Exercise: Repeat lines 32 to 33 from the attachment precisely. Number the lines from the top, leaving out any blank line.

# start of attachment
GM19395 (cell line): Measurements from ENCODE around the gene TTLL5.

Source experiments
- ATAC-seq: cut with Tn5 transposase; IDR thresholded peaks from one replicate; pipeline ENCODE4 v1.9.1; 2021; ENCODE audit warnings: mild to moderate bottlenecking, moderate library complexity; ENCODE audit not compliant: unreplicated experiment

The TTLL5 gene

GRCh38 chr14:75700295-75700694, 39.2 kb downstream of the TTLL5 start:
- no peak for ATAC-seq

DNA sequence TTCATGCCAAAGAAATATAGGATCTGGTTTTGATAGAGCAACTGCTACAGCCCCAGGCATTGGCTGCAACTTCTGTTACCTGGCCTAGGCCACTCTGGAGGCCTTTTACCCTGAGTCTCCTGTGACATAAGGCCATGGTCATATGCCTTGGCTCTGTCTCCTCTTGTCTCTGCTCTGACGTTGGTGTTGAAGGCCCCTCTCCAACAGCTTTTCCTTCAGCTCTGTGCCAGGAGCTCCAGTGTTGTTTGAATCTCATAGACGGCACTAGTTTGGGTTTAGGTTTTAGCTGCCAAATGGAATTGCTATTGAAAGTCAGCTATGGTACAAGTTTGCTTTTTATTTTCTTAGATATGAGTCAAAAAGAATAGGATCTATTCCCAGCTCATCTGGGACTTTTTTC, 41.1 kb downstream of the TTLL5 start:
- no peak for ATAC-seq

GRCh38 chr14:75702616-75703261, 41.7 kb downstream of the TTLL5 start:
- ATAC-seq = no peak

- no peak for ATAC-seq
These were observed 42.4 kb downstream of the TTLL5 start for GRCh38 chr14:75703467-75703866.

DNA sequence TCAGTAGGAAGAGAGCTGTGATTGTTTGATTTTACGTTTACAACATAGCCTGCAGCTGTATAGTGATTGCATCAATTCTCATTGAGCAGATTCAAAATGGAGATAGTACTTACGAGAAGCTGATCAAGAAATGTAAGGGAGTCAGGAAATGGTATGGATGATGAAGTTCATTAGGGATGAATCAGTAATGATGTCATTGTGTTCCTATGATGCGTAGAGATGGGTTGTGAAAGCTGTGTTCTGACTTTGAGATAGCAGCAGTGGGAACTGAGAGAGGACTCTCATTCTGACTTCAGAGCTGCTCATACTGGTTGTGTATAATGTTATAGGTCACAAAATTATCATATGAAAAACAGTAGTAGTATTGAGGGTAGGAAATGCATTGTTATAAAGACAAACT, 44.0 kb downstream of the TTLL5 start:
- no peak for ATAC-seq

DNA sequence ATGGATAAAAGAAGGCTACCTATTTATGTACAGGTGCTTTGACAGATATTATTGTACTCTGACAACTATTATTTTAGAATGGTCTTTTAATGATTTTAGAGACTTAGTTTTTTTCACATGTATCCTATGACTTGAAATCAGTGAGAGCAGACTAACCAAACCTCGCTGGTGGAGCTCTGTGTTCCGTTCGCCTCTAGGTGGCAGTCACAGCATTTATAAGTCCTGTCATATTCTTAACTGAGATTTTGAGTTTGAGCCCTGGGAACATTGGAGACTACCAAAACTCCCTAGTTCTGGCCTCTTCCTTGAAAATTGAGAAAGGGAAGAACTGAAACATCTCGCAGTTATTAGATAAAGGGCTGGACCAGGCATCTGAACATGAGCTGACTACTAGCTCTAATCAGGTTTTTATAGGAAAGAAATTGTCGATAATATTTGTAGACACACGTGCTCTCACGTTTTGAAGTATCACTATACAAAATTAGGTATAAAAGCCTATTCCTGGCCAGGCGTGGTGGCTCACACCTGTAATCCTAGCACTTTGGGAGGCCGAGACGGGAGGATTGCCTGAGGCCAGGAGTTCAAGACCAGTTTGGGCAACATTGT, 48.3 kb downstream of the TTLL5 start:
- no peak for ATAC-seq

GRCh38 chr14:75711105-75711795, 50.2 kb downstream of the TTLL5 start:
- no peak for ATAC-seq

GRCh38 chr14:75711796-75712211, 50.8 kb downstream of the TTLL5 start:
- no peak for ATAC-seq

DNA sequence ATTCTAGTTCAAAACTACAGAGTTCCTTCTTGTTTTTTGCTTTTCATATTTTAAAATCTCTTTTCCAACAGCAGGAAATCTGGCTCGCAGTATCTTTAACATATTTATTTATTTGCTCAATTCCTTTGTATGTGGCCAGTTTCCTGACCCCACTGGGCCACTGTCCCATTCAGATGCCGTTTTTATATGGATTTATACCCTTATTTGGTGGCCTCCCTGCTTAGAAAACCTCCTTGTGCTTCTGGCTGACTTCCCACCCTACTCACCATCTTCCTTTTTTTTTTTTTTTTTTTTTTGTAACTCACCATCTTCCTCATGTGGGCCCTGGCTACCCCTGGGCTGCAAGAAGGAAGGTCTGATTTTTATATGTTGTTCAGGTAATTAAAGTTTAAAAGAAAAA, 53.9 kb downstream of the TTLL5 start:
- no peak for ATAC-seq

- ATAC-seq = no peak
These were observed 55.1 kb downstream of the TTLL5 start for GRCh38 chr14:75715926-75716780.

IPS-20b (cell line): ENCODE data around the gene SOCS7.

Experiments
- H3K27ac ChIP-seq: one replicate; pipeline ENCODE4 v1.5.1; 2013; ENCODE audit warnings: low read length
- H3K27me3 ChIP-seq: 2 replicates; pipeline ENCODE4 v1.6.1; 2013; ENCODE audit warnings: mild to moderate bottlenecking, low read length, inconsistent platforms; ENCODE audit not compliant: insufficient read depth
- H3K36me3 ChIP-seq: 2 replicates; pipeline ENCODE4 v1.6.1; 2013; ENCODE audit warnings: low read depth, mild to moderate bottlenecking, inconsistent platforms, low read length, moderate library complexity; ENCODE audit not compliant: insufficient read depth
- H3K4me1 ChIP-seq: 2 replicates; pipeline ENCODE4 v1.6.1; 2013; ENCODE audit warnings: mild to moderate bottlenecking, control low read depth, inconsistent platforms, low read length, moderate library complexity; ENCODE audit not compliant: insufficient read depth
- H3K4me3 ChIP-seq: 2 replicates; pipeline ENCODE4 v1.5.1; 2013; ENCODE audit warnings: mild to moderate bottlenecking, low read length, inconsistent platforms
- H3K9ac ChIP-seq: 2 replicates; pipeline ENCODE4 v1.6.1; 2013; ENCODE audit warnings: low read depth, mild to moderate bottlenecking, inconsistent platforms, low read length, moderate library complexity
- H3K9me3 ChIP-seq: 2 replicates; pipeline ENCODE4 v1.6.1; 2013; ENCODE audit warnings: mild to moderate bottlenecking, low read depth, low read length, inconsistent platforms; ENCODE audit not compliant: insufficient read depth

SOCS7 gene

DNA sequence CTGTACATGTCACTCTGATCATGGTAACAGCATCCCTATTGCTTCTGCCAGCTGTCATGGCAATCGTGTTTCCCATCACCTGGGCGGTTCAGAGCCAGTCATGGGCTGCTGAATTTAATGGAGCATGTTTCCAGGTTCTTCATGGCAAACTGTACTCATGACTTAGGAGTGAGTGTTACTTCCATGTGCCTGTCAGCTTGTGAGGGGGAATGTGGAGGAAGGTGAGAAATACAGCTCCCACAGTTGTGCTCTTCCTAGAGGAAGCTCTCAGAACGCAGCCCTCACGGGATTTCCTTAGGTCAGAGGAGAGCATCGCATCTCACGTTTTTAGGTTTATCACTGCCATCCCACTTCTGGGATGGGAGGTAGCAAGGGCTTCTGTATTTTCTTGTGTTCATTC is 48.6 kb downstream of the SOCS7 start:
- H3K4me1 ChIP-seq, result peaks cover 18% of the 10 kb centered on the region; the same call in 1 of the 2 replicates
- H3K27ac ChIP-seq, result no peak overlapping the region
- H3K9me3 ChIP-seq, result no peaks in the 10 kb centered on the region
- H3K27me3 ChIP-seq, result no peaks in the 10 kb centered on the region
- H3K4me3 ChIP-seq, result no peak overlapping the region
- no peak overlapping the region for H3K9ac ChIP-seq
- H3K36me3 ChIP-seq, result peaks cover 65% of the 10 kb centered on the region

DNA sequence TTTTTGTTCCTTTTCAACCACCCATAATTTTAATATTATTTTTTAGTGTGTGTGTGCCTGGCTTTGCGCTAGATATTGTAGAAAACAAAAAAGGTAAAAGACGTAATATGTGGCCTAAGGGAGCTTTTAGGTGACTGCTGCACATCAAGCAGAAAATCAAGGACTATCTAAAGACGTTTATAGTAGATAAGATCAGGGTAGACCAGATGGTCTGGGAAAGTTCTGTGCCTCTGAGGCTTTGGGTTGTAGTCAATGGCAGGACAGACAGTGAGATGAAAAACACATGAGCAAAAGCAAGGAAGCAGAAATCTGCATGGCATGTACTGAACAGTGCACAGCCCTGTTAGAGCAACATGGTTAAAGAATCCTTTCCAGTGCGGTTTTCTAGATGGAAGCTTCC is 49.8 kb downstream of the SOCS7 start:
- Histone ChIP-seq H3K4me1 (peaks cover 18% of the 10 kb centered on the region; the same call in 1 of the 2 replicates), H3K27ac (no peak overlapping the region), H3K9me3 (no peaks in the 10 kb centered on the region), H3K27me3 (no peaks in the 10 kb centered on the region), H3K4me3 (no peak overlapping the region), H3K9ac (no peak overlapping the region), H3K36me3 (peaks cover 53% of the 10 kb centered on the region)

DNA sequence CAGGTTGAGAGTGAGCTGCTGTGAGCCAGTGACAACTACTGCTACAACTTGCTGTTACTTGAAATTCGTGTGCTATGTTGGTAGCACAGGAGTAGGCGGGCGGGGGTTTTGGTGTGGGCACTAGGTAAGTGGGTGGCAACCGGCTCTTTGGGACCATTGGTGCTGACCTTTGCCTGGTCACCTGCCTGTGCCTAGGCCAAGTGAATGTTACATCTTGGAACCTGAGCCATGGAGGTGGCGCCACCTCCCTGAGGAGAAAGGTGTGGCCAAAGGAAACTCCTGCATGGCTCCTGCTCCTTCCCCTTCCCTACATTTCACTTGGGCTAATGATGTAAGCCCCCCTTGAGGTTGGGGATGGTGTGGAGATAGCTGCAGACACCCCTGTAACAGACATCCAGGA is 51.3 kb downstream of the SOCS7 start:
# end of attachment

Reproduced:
- H3K9ac ChIP-seq: 2 replicates; pipeline ENCODE4 v1.6.1; 2013; ENCODE audit warnings: low read depth, mild to moderate bottlenecking, inconsistent platforms, low read length, moderate library complexity
- H3K9me3 ChIP-seq: 2 replicates; pipeline ENCODE4 v1.6.1; 2013; ENCODE audit warnings: mild to moderate bottlenecking, low read depth, low read length, inconsistent platforms; ENCODE audit not compliant: insufficient read depth